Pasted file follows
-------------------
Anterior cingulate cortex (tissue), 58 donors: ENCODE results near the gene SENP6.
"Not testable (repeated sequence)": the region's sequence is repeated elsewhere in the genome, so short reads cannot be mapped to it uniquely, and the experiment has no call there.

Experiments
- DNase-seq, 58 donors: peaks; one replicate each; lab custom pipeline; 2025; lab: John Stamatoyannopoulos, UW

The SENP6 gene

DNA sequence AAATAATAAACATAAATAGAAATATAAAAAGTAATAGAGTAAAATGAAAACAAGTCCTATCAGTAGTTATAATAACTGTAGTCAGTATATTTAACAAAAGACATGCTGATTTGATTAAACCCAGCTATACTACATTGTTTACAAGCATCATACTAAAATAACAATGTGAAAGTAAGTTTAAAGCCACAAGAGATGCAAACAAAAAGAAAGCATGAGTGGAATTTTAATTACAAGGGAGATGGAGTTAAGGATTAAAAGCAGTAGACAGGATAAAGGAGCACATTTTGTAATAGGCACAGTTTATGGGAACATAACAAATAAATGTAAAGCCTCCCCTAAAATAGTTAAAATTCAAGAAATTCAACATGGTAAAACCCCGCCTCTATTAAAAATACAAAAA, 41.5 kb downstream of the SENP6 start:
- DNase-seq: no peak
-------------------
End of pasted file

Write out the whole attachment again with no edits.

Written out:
Anterior cingulate cortex (tissue), 58 donors: ENCODE results near the gene SENP6.
"Not testable (repeated sequence)": the region's sequence is repeated elsewhere in the genome, so short reads cannot be mapped to it uniquely, and the experiment has no call there.

Experiments
- DNase-seq, 58 donors: peaks; one replicate each; lab custom pipeline; 2025; lab: John Stamatoyannopoulos, UW

The SENP6 gene

DNA sequence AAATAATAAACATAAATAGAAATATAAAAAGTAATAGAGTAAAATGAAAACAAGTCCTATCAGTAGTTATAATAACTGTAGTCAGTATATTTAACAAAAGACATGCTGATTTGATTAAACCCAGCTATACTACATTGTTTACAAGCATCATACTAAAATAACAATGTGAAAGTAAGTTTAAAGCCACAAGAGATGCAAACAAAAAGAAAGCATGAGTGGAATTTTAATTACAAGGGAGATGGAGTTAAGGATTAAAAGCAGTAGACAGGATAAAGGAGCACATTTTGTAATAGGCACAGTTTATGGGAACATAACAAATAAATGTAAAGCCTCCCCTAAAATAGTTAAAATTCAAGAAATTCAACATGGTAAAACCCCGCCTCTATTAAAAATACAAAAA, 41.5 kb downstream of the SENP6 start:
- DNase-seq: no peak